Around the SEC: LSU
Published 9:29 am Friday, August 9, 2019
Editor’s note: LSU takes us to part eight of a 16-part series, examining every team in the SEC, plus three bonuses, correlating with the three FBS Ole Miss non-conference games. We’ll preview one school nearly every day, alphabetically, until all 16 are completed. Earlier this week, we previewed Kentucky. Today, the LSU Tigers. For each of the schools in the series, see the bottom of the article.
2018 Season Overview:
10-3 (5-3 SEC), Finished No. 6 in the AP Poll, Beat No. 7 UCF 40-32 in the Fiesta Bowl
The Big Three:
Grant Delpit, S
Joe Burrow, QB
Justin Jefferson, WR
With all due respect to Alabama quarterback Tua Tagovailoa, LSU’s Grant Delpit may be the best player in college football.
Delpit is another in a long line of sensational defensive backs the Tigers have put into the NFL. The Tigers have 13 players in the secondary currently on NFL Rosters, and with consideration for Jamal Adams (No. 7 pick in 2017 NFL Draft), Tre’Davious White (No. 27 Pick in 2017) and Tyrann Mathieu, there’s a good chance Delipt is the best second player to come out of LSU since Patrick Peterson in 2011.
Last year, just a sophomore, Delpit recorded 46 tackles and 5 sacks from the safety spot. He batted nine passes and intercepted five. For perspective, Mississippi State’s Johnathan Abram was a first round pick in 2019 after a season of 47 tackles, three sacks, four batted balls and two interceptions.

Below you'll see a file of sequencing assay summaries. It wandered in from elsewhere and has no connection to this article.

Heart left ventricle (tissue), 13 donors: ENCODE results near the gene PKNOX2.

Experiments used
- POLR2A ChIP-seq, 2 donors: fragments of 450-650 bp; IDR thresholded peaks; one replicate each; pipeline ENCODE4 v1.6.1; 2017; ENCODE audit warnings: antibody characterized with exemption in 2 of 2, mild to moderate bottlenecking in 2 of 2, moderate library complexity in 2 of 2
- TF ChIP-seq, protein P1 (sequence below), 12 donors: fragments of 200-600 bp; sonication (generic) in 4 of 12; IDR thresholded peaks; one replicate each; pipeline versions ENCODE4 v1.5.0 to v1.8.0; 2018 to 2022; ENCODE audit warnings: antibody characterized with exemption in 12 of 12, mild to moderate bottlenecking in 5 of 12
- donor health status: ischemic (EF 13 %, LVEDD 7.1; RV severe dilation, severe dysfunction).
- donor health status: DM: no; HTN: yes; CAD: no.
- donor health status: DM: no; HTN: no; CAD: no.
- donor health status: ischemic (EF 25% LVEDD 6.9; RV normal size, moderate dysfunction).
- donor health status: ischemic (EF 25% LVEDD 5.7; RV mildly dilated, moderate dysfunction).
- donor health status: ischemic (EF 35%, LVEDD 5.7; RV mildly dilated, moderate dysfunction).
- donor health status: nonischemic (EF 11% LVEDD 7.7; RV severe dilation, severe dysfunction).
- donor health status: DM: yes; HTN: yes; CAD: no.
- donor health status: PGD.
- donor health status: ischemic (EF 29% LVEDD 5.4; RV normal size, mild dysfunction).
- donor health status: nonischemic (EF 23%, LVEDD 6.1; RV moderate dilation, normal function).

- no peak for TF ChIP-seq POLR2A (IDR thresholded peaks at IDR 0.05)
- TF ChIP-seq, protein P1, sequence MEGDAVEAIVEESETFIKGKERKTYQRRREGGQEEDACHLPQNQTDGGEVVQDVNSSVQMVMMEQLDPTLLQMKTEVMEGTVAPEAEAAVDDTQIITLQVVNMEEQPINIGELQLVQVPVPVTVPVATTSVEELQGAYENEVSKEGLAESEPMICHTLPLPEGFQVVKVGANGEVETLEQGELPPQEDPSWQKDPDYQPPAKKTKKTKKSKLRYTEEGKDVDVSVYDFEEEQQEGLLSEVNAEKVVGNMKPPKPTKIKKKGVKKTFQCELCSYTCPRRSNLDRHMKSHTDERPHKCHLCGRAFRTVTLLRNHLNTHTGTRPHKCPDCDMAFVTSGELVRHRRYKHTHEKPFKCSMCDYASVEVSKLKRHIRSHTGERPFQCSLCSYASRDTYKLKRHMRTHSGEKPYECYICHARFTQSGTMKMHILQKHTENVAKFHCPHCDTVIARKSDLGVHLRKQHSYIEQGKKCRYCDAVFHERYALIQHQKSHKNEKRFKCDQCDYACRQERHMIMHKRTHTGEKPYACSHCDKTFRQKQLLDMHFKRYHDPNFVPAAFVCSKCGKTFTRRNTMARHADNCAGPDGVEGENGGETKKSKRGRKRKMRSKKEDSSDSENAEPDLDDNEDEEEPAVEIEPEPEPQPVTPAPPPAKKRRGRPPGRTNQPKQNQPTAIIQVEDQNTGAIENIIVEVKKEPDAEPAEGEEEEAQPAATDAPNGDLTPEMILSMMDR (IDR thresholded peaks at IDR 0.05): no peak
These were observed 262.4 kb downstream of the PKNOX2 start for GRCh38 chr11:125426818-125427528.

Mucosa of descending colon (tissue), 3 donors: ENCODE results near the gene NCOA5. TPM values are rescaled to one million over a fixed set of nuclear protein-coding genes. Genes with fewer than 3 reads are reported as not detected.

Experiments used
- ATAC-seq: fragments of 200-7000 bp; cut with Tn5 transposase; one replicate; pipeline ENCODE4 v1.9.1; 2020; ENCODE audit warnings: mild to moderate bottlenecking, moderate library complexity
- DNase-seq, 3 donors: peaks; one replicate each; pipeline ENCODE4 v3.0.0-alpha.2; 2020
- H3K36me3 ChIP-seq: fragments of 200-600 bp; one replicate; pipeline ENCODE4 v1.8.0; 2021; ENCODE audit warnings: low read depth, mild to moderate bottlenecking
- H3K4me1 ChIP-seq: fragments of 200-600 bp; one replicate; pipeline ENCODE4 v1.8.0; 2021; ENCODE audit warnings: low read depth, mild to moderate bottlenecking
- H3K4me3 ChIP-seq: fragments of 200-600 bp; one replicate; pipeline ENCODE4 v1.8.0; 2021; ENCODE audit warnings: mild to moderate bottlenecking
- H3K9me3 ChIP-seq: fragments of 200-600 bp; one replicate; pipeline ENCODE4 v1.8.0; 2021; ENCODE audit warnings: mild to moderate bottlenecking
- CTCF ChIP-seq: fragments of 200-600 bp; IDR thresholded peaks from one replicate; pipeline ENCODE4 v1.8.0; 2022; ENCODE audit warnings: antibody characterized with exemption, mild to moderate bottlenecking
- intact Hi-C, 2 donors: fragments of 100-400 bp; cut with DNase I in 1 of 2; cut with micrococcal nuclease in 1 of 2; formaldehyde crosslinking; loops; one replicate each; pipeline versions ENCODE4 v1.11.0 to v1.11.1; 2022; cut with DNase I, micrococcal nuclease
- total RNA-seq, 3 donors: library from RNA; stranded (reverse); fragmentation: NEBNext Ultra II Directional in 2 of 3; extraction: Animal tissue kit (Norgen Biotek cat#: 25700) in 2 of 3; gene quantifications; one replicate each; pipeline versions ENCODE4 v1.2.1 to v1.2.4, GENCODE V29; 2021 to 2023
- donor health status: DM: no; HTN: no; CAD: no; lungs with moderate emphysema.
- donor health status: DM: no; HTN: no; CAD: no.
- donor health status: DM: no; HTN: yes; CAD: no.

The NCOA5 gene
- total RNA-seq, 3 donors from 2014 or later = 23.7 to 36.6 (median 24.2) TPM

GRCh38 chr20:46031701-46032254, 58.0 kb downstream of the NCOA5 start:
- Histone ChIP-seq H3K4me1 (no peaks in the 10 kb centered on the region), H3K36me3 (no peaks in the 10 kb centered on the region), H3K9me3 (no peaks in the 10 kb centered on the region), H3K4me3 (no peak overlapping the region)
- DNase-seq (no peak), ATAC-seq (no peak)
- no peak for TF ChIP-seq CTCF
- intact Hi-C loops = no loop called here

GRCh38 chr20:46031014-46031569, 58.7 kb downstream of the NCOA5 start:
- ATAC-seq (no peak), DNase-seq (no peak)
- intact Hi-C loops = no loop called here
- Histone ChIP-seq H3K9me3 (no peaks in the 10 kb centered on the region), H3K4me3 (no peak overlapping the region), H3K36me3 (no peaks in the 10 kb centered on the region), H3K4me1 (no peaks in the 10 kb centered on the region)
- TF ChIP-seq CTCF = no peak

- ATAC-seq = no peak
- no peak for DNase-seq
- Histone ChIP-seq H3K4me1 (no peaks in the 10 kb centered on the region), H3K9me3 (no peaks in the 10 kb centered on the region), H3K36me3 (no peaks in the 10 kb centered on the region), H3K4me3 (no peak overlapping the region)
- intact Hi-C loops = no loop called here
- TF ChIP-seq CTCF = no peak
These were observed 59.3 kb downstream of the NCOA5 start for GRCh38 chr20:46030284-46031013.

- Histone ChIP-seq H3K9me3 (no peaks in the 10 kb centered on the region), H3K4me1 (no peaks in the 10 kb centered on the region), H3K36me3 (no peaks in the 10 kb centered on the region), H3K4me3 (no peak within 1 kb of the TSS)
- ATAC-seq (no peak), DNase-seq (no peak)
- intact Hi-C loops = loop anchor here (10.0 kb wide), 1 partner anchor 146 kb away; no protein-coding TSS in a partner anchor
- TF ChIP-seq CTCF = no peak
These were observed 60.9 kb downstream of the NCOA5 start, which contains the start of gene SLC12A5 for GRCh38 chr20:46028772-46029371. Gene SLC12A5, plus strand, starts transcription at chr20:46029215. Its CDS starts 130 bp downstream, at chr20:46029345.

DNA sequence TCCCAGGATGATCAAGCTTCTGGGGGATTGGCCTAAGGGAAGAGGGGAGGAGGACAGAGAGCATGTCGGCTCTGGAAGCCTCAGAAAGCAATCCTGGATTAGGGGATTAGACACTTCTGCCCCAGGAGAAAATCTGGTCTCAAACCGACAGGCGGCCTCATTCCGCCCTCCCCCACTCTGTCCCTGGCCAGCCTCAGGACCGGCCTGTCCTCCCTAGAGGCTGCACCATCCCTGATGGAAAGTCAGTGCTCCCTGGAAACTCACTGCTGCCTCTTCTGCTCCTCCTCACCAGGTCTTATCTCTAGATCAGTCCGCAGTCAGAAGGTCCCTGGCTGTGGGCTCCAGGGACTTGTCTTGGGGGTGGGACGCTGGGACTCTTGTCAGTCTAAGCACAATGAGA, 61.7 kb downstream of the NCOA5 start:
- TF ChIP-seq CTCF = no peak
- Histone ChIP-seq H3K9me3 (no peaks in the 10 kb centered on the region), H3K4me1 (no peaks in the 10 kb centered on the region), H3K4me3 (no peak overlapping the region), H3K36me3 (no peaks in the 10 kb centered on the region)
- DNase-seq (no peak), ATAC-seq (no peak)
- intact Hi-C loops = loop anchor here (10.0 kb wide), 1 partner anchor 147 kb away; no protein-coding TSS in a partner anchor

Idea of how good #LSU S Grant Delpit is:
⁃ 46 tackles, 5 sacks, 9 PDs, 5 interceptions, 1 FF as a sophomore last year #HailState S Johnathan Abram last year (#27 pick in NFL Draft)
⁃ 47 tackles, 3 sacks, 4 PDs, 2 interceptions, 1 FF.
— Nathanael Gabler (@ngabler4) July 15, 2019
Delpit is certainly the anchor, but top-to-bottom it’s a defense that can legitimately challenge Alabama for the best in the SEC. They have All-SEC talent at each level of the defense, with Rashard Lawrence on the defensive line and Jacob Phillips at linebacker, not to mention a top-tier corner in Kristian Fulton to pair with Delpit in the secondary.
Offensively, you’d like to think this is the year LSU can finally move the ball consistently through the air. Quarterback Joe Burrow is a senior, but is coming off a year where he only completed 58 percent of his passes, totaling just 16 touchdowns. The Tigers have weapons around him this year, specifically junior receiver Justin Jefferson, who averaged 16.2 yards per catch in 2018 – his first year as LSU’s top receiver. Both Jefferson and Burrow are preseason third team All-SEC selections.
LSU hasn’t fallen inside the top 25 in offensive efficiency since 2015, something that largely comes down to their deficiencies in the passing game. Current offensive coordinator Steve Ensminger has been with the team since 2010, taking over as the quarterbacks coach and offensive coordinator for the first time last season. Ultimately, with a senior quarterback who was very highly recruited out of high school before transferring from Ohio State to LSU, if this season shows more of the same passing inefficiencies, the Tigers offensive coaching staff could see a big shakeup a year from now.
All this said about the offense, I’m excited for the Tigers in 2019. Is that skewed a bit by the fact that I love Grant Delpit a lot? Sure. But I also have faith that Joe Burrow’s first year at LSU isn’t the best we’ll see of him. The Tigers don’t have the easiest schedule in the world, including a week two game against Texas in Austin and playing Alabama on the road. I imagine them losing to ‘Bama and one of their two games against Texas or Texas A&M, cementing them firmly in second place in the west. That said, an 11-1 season is very firmly in the realm of possibility.
Prediction: 10-2, 2nd in SEC West
Nathanael Gabler covers Ole Miss and high school sports for the Oxford Eagle. You can reach him at email@example.com with news tips, suggestions or comments. Follow @ngabler4 on Twitter.